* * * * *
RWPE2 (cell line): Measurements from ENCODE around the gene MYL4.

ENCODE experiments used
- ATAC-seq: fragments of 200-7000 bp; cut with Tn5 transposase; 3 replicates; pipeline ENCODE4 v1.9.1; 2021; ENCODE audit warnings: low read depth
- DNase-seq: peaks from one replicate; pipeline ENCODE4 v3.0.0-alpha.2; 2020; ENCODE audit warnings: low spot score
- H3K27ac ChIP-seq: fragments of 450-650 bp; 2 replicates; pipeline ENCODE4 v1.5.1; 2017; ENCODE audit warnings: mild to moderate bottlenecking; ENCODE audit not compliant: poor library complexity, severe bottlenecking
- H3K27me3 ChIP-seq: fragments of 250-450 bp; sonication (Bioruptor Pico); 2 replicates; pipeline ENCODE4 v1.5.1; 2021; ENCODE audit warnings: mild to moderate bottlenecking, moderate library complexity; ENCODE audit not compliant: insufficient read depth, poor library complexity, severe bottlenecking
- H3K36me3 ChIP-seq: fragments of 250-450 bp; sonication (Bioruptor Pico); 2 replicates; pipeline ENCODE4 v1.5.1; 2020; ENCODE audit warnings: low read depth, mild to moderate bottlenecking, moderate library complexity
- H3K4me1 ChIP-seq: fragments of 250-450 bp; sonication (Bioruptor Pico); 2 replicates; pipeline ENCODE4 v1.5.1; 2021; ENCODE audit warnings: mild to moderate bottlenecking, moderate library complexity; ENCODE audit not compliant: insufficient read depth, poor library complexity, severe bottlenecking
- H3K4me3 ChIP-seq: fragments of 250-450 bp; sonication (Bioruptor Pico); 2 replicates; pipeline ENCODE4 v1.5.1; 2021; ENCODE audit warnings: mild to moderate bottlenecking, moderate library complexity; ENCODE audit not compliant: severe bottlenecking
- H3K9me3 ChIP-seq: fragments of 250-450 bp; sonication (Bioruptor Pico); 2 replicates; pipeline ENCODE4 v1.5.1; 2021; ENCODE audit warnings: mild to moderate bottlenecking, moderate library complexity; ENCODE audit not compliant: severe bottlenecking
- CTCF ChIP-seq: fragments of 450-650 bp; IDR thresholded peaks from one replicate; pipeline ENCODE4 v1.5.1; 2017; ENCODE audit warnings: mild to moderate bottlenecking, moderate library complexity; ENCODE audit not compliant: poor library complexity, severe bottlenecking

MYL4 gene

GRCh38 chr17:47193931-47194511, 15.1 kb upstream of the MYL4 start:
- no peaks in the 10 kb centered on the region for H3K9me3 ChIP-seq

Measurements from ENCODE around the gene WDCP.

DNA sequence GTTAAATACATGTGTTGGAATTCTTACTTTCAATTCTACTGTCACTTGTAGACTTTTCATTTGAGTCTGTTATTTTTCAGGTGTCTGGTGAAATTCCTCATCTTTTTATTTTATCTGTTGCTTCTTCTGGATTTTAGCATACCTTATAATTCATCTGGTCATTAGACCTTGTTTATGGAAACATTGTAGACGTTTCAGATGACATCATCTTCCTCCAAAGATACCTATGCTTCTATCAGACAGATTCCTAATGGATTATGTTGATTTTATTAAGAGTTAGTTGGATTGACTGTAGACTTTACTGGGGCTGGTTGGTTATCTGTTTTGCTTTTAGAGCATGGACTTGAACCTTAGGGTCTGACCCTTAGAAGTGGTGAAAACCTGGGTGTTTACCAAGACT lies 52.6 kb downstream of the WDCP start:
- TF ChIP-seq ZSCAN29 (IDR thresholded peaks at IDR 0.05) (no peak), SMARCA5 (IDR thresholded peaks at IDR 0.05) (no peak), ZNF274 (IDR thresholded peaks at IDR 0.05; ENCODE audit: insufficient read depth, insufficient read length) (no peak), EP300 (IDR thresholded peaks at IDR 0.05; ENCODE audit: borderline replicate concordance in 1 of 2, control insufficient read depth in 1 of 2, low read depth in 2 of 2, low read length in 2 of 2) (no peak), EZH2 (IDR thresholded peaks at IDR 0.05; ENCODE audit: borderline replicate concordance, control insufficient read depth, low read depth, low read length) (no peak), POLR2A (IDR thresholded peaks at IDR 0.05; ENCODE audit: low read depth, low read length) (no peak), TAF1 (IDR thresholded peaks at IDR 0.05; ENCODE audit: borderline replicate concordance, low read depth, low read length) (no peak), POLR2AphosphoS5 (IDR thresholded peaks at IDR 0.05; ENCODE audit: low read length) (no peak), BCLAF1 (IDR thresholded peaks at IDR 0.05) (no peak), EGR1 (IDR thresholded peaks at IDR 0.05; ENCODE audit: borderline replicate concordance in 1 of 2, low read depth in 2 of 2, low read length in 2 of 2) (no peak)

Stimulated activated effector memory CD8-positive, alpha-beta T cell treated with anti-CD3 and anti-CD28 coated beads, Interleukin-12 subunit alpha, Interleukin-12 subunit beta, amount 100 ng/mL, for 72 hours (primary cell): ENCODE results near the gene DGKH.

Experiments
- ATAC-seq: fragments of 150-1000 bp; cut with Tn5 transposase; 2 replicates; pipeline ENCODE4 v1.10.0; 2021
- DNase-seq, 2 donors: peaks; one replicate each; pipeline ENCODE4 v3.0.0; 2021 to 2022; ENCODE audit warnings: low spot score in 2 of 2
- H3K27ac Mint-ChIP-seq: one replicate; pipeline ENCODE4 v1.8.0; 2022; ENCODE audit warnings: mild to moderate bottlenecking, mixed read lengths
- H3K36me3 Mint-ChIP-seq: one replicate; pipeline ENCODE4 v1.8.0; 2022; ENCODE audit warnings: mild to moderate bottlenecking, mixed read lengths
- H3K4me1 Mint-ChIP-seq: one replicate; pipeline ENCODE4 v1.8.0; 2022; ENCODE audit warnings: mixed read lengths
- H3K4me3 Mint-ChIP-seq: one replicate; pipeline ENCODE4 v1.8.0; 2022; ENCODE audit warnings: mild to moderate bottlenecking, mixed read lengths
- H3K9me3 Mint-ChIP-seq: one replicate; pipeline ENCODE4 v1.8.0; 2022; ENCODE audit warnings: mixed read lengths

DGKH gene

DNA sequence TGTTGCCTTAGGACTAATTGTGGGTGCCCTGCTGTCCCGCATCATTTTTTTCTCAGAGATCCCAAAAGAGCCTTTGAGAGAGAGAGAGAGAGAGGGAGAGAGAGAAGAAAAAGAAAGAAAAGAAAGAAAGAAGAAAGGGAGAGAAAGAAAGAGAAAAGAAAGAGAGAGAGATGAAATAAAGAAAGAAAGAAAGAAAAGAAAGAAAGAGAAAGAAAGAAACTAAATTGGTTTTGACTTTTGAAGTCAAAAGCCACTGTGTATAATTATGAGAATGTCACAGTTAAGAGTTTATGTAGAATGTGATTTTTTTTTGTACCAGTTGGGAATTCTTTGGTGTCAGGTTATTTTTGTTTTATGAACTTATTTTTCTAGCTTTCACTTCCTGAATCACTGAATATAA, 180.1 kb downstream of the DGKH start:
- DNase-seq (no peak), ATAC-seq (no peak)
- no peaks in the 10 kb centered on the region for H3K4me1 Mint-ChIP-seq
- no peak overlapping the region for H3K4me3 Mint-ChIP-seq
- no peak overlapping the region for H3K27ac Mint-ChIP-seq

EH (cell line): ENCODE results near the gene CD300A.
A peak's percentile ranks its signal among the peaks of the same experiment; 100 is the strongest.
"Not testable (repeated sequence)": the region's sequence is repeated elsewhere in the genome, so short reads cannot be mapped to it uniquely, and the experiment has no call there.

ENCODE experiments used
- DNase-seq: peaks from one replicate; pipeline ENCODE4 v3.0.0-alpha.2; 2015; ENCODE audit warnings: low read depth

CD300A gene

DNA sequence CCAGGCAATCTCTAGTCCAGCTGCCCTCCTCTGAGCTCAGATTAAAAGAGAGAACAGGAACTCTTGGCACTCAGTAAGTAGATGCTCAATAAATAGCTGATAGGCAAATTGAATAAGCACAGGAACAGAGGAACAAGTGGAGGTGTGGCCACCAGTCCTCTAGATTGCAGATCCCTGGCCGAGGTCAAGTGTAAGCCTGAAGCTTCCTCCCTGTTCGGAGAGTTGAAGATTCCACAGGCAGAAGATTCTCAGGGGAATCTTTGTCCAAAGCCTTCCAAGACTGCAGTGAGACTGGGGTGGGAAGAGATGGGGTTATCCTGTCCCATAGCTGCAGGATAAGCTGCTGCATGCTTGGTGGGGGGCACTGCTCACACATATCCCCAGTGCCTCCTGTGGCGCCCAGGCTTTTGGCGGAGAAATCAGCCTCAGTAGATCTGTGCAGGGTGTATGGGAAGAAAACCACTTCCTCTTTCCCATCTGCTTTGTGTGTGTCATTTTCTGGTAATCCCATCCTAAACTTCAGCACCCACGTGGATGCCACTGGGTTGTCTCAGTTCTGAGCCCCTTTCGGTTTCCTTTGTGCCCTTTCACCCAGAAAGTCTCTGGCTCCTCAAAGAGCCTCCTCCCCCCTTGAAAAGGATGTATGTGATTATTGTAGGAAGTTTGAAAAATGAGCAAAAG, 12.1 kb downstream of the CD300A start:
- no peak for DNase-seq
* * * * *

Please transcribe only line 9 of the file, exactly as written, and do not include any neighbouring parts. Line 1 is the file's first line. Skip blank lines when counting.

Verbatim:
- H3K4me3 ChIP-seq: fragments of 250-450 bp; sonication (Bioruptor Pico); 2 replicates; pipeline ENCODE4 v1.5.1; 2021; ENCODE audit warnings: mild to moderate bottlenecking, moderate library complexity; ENCODE audit not compliant: severe bottlenecking